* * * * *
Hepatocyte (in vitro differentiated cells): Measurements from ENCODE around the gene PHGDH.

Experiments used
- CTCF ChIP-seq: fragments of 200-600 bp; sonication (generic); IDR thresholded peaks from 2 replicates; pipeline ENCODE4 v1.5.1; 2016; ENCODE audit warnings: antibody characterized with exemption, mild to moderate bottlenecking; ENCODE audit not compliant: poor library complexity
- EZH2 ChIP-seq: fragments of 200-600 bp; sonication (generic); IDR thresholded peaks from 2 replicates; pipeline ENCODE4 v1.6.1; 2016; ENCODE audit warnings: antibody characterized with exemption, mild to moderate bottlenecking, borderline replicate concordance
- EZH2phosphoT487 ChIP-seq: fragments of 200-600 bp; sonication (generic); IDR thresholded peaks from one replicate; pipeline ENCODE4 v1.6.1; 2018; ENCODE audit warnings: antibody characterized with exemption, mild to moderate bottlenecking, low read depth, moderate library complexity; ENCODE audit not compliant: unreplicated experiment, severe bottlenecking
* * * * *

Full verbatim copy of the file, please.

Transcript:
Hepatocyte (in vitro differentiated cells): Measurements from ENCODE around the gene PHGDH.

Experiments used
- CTCF ChIP-seq: fragments of 200-600 bp; sonication (generic); IDR thresholded peaks from 2 replicates; pipeline ENCODE4 v1.5.1; 2016; ENCODE audit warnings: antibody characterized with exemption, mild to moderate bottlenecking; ENCODE audit not compliant: poor library complexity
- EZH2 ChIP-seq: fragments of 200-600 bp; sonication (generic); IDR thresholded peaks from 2 replicates; pipeline ENCODE4 v1.6.1; 2016; ENCODE audit warnings: antibody characterized with exemption, mild to moderate bottlenecking, borderline replicate concordance
- EZH2phosphoT487 ChIP-seq: fragments of 200-600 bp; sonication (generic); IDR thresholded peaks from one replicate; pipeline ENCODE4 v1.6.1; 2018; ENCODE audit warnings: antibody characterized with exemption, mild to moderate bottlenecking, low read depth, moderate library complexity; ENCODE audit not compliant: unreplicated experiment, severe bottlenecking